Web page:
1. Patience. 

If patience is a virtue anywhere, it's in the hospital. Things happen at a snail's pace. And there really isn't a thing you can do about it. So patience is forced on you. I happen to be the one of least patient people, so this isn't necessarily a bad thing, because I can always learn some patience.

2. Worrying doesn’t change or solve anything.

While you're stuck doing all this waiting, you're generally also doing all this worrying. "Will this consult go through?" "Will this doctor help me?" "Will this test be scheduled while I'm inpatient or outpatient?".... I can go on and on. But the truth is, is that you don't have all the power while you're in the hospital. There are rules, protocols, and logistics in place, and they are what they are. Worrying about them won't change them. What's going to happen will happen, and you have to try not to torture yourself while you're waiting for it! Note to self.

3. Nurses are the best.

 During this stay, I had the most special nurse. She took the time to come into my room, sit in a chair, and genuinely ask how I'm doing. We had a long talk, and by the end she decided she wanted to advocate for me. She did what she could to get me the help I needed while I was in there, without me even asking. And that meant the world to me. It meant the world to me the next day when I was sobbing after a bad consultation, and she came in and said "Talk to your Aunt Maggie", and comforted me and encouraged me. As you can see from one of my last posts, I have a huge appreciation for nurses. This was one of the most incredible nurses I've ever met.


  4. Good veins are hard to find. 

As a pale, young woman, I should have good veins. I should have great veins. However, I just don't. They are thin, they slip and slide when you try to get them, and they have no blood return. Nurses hate taking blood from me, and they especially hate inserting IVs. My first IV was hard enough to get in that they had to bring a guy in with a special ultrasound-like machine to find my veins. It was super cool and worked like a charm. However, while I was there, my doctors wanted at least 2 blood tests a day. The nurses were not very happy about this, because for some of them, I'm an impossible stick. They would ask the doctors repeatedly "Are you sure we really need 2 blood tests a day?", because it seemed that this was torturous to them. Needless to say, my arms are black and blue everywhere.

5. Canned peaches are really good.

Not much else to say here. The rest of the food is nothing to write home about.

6. These are the times when you find out who really loves you. 

 Being in the hospital sucks. It's scary, it's frustrating, and it's boring. Your friends and family who check in on you are your world.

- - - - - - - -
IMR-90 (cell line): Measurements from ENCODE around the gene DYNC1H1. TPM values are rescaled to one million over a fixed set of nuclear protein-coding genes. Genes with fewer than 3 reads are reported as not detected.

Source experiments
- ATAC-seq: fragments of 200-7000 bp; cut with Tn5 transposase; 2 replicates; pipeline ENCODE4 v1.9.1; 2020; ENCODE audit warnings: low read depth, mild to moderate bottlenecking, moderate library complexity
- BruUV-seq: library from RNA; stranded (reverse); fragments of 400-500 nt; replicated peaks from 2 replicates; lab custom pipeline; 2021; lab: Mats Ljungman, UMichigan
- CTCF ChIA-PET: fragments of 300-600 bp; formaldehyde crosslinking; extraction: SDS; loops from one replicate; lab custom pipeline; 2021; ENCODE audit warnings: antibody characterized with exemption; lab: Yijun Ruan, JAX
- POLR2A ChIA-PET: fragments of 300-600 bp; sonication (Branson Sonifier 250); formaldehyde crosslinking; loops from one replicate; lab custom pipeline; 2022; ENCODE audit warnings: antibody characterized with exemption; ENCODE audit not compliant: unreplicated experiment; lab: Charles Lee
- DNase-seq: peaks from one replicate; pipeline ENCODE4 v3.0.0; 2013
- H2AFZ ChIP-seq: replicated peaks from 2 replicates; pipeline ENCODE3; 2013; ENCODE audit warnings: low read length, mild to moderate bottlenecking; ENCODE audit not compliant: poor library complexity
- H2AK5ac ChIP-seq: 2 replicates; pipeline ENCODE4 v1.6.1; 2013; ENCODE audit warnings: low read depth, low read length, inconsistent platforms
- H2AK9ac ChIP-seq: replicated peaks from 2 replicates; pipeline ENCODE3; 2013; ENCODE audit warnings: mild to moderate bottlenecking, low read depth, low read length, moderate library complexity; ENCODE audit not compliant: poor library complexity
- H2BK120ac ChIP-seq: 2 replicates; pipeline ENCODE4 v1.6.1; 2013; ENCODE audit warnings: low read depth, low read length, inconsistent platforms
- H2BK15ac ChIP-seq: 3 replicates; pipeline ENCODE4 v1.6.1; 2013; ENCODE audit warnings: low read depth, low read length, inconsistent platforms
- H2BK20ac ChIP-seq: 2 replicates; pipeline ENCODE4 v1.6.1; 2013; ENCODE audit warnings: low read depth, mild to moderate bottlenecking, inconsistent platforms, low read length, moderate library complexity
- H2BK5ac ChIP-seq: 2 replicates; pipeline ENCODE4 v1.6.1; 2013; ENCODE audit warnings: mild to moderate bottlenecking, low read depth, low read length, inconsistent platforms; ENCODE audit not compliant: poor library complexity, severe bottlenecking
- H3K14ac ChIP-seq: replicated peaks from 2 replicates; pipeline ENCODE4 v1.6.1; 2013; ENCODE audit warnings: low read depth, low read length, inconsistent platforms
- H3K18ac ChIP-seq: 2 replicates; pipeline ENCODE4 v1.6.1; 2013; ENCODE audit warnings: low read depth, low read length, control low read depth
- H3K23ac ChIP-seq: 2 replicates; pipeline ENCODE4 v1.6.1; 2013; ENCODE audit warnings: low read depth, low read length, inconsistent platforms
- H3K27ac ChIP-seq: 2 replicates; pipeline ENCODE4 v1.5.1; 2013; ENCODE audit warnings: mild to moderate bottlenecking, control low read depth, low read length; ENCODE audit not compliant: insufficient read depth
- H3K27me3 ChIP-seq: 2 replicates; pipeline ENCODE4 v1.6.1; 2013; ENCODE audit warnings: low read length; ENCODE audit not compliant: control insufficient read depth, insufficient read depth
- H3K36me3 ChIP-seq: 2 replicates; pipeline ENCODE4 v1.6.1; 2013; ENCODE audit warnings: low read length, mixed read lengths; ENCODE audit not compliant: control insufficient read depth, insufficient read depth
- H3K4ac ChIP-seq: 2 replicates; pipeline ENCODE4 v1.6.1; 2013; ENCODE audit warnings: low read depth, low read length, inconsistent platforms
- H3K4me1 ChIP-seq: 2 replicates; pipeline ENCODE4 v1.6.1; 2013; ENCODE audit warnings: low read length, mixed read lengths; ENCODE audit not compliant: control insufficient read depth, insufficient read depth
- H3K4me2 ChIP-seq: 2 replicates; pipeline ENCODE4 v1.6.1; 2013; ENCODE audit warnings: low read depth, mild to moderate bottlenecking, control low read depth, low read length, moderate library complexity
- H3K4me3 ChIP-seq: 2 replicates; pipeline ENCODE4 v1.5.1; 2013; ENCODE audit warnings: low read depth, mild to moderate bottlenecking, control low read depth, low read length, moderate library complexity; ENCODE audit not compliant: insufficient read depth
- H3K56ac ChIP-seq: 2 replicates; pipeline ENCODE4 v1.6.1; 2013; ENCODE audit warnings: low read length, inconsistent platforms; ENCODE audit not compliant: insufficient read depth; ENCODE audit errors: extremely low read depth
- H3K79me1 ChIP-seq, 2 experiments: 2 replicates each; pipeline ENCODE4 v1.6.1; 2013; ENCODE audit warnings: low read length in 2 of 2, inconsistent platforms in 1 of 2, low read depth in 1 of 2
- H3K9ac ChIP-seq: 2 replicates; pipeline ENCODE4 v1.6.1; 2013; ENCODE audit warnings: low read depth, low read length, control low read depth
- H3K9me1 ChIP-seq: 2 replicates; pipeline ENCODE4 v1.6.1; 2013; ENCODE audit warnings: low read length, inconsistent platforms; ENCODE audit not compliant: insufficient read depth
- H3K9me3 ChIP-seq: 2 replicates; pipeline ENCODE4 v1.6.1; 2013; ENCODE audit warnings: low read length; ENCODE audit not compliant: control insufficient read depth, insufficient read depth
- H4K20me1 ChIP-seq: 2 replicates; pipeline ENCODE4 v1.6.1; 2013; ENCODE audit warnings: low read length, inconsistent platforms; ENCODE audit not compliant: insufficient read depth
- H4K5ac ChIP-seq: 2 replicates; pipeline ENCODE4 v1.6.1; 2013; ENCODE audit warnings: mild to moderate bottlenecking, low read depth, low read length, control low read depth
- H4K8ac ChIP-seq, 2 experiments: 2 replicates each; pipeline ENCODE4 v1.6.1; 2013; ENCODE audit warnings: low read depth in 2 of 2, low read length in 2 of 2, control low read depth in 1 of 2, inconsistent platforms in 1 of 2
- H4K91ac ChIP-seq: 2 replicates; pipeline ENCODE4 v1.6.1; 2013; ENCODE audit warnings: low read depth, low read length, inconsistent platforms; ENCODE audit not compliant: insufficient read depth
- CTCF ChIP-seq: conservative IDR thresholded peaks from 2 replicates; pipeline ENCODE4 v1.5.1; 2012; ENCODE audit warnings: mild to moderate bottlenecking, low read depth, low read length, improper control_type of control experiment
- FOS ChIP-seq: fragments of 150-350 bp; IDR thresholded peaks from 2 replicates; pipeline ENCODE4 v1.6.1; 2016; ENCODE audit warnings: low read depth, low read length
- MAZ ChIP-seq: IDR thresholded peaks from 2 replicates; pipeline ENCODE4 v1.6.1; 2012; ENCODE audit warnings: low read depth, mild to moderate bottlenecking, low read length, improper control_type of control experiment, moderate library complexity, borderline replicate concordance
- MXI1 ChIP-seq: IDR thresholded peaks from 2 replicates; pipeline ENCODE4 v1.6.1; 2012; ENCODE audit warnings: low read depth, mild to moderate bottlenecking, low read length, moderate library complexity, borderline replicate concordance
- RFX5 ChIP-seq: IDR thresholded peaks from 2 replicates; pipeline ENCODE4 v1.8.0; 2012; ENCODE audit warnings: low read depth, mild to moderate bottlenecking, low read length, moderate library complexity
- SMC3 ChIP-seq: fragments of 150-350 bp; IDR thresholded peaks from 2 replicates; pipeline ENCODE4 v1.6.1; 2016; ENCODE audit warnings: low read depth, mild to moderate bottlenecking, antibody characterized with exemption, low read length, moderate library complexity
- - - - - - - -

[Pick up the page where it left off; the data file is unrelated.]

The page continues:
Sunday, February 19, 2017

A Love Letter To Nurses

Dear Nurses,

Sometimes we wonder if you know how amazing you are. You work incredibly long hours. Not only do you put up with patients who are rude to you, you still put in the effort to take care of them because that's what you love to do.

You are the heart of the hospital. You are our advocates when something is happening that shouldn't be. You go above and beyond to keep us at ease. You barely have time to eat your own lunch, but make sure that we got ours. Your feet are hurting and you’re tired, yet the most important thing to you is to make sure we’re the most comfortable we can be despite the circumstances. You are not only our caretakers, you are our friend. In a cold, scary hospital room, you are the warmth and the light.

You are kind to the elderly who won't stay in their bed even though you keep telling them not to get up. You are kind to the kids who won't stop crying. You are even kind to the patient who soils you in their bodily fluids. Patients may yell at you, treat you like a maid at a hotel, and expect you to know the answers to everything, but you still keep a brave face. You are some of the most fearless people we’ve met. 

You work such a long shift, sometimes even a double, and we look at you and wonder how you're still on your feet. You might be working all night and come 6 AM, you still come wake us up with a smile. You likely see heartbreak on a daily basis, yet you stay strong for us. You are a huge part of the reason we have the courage to keep fighting whatever we are fighting. Without you, we'd be lost.

It takes the most special type of person to be a nurse. Thank you for being there for us during some of our hardest times. They are a little bit easier to get through because of you.